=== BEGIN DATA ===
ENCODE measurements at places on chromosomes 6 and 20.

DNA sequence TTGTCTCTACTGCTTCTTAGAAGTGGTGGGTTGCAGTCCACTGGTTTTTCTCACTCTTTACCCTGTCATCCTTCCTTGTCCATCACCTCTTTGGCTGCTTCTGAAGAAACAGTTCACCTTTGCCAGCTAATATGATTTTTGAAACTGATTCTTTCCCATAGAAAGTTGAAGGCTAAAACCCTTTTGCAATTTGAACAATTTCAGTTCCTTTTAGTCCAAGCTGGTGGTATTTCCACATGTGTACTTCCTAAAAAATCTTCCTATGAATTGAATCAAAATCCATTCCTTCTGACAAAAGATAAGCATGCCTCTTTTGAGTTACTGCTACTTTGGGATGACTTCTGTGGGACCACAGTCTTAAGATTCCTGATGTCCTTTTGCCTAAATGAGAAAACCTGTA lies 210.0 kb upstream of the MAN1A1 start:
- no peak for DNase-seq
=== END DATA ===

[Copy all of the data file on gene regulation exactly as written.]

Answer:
ENCODE measurements at places on chromosomes 6 and 20.

DNA sequence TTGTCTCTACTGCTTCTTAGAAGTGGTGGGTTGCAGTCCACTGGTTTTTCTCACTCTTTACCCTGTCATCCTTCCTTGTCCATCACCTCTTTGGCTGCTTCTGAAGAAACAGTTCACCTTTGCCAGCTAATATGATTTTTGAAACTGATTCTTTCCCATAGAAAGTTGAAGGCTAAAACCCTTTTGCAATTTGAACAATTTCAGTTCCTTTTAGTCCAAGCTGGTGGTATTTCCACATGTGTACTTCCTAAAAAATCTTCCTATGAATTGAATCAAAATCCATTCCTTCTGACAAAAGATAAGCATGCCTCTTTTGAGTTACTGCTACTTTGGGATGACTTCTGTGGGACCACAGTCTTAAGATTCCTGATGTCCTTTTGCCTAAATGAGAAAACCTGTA lies 210.0 kb upstream of the MAN1A1 start:
- no peak for DNase-seq